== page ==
A New Era in Transportation?

The United Nations, rejecting the tiresome politicking that originates mostly in the United States, has pronounced publicly that unless the concentration of greenhouse gases in the atmosphere is reduced, planet Earth will become a dangerous, even a deadly, place for all of its inhabitants. On the same day on which I read this voice-of-doom announcement, I read columns by experts who proposed ways of reducing the concentration of greenhouse gases. One was a man who proposed turning railways into glorified tramlines. The other was a man who foresaw a new Age of Airships. Both writers were recognizable as experts because of what they left out and the tedious stuff they put in. Public opinion is rarely swayed by endless details and abstruse formulae. Non-experts respond more readily to scenes painted urgently with a larger brush. No thinking person can deny that railways would be more efficient if the electricity that drives locomotives came from overhead wires rather than from onboard diesel-powered generators. Locomotives whose drive motors are fed from an external source rather than an internal one are lighter, faster, more powerful and easier on the rails. They can also produce power themselves by the use of regenerative braking and by carrying roof top solar panels. The streetcars that were familiar sights early in the 20th century were non-polluting in use. Their sources of electricity, however, mostly coal-fed power stations, were major sources of air pollution. The proponent of the tramline locomotives solves the problem by saying the electricity that drives the new locomotives must be produced by non-polluting sources – hydro, wind or solar. This would create a secondary problem even larger than electrifying the tracks. What is not immediately clear in this expert’s proposal is the location of the corridors in which the glorified trams would operate. Canada has only two coast-to-coast railway companies. Electrifying only their main lines would be insufficient. The history of Canadian railways in the immediate past has been marked by the dismantling of their branch line systems. Not only would more corridors be required, but the existing branch line network would need to be expanded. This could only be done at tremendous cost. Even in the short term, however, revamping the rail system would cost less than what Canadians pay now in constantly expanding and maintaining highways and secondary roads. It costs more to add a lane to an existing highway than it does to put rails on a new single-track roadbed. It is unlikely that consideration would ever be given to electrify the still necessary branch lines that would feed the high traffic electrified corridors. The solution here could be another breed of locomotive that replaced diesel-fed generators with fuel cells. Fuel cells produce electricity without combustion and their waste product is only water. The limits on their large-scale use consists primarily of the fuel used, which can range from alcohol through a number of combustible gases. The best fuel needs to be produced by processes that are cost efficient and non-polluting. The era of the passenger-carrying airship ended with the flaming crash of the Hindenburg at Lake Placid, N.J. on May 6, 1937. Long distance air travel became the preserve of fixed-wing, propeller-driven flying boats and, finally, land planes driven by jet engines. If Hindenburg’s lifting gas had not been highly flammable hydrogen, there would have been no disaster and development of rigid airships would have continued into the time of impermeable gas cells, carbon fibre, Kevlar and dependable communications and storm-avoidance systems. There are modern airships now and more are on the drawing boards. Hindenburg had a top speed of 82 mph. New designs promise to triple that speed. Passenger jets use tremendous amounts of fuel during take-off. Inert helium gas can lift a dirigible into the air with no expenditure of energy whatsoever. Airships can land anywhere there is space to set down. They require no airports and runways. Helium is compressible. The lift it provides can be regulated by pumping the gas back and forth between large gas cells and smaller pressure cylinders. Before the interest in re-inventing dirigibles began to grow, I visualized the new breed of dirigibles being a flattened cylinder with stubby, thick-cord wings and lift provided by helium that was controlled by expansion and compression, Ducted, electrically-driven fans in swivelling pods would propel the dirigible up and down, forward, backward and sideways. Power for the electric motors would be provided by fuel cells and by large solar panels on the airship’s upper surface. A reviving airship industry is on the verge of building huge load carriers that embody these features. Obtaining the necessary investment to change the mechanics of rail and air travel will not be easy. There are formidable political hurdles in the way. Behind the dissenting politicos are all the segments of the existing transportation system – people who build and profit by the building of aircraft and airports, locomotives, highways and highway haulers. The present policies of the Canadian government appears to emphasize trade and the neglect of the environment, which can only bring accelerating levels of pollution. We need to accept a better challenge.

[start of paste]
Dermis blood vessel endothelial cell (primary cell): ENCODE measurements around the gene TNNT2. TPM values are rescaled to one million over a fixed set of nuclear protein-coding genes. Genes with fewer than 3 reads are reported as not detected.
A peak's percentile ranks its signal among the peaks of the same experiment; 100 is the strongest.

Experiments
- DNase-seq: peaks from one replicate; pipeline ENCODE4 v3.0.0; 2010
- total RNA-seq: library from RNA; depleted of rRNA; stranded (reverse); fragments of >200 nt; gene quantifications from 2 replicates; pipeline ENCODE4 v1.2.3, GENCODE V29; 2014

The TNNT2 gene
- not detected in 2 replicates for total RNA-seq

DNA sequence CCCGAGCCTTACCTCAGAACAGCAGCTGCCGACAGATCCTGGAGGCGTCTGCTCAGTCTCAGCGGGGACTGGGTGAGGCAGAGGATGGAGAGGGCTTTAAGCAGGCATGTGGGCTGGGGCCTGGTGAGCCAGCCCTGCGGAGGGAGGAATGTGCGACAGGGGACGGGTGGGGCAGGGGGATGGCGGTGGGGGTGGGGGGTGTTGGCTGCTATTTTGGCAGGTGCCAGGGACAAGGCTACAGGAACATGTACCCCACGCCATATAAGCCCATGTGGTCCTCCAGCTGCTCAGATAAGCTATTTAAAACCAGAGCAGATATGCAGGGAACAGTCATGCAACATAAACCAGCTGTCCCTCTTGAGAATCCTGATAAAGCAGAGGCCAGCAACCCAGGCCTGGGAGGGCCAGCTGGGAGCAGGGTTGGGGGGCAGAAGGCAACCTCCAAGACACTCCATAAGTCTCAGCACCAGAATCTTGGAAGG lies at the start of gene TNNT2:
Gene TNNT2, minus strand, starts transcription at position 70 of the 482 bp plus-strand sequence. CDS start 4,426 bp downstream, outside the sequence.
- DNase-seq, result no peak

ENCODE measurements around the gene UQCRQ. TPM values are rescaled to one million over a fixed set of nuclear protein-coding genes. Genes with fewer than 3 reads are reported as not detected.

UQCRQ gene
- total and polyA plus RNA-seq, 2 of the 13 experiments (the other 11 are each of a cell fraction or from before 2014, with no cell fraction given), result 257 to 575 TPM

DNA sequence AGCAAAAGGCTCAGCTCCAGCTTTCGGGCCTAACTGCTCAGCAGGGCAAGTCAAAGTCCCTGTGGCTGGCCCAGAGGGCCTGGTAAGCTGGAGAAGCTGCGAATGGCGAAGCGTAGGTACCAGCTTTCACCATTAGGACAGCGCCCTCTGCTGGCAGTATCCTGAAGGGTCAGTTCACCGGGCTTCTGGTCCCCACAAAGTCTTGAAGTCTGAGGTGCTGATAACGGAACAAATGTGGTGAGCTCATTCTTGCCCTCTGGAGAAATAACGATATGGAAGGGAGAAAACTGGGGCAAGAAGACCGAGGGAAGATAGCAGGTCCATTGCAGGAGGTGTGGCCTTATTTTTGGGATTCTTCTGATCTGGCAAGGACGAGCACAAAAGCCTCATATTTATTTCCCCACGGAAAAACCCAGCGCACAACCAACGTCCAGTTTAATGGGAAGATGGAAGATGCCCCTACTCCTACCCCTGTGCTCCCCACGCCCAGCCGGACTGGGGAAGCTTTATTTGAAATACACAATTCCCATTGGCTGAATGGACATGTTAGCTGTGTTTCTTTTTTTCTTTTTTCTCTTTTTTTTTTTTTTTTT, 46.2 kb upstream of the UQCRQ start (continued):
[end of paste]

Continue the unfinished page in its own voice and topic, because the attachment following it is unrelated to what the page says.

This entry was posted in Air ship. Bookmark the permalink.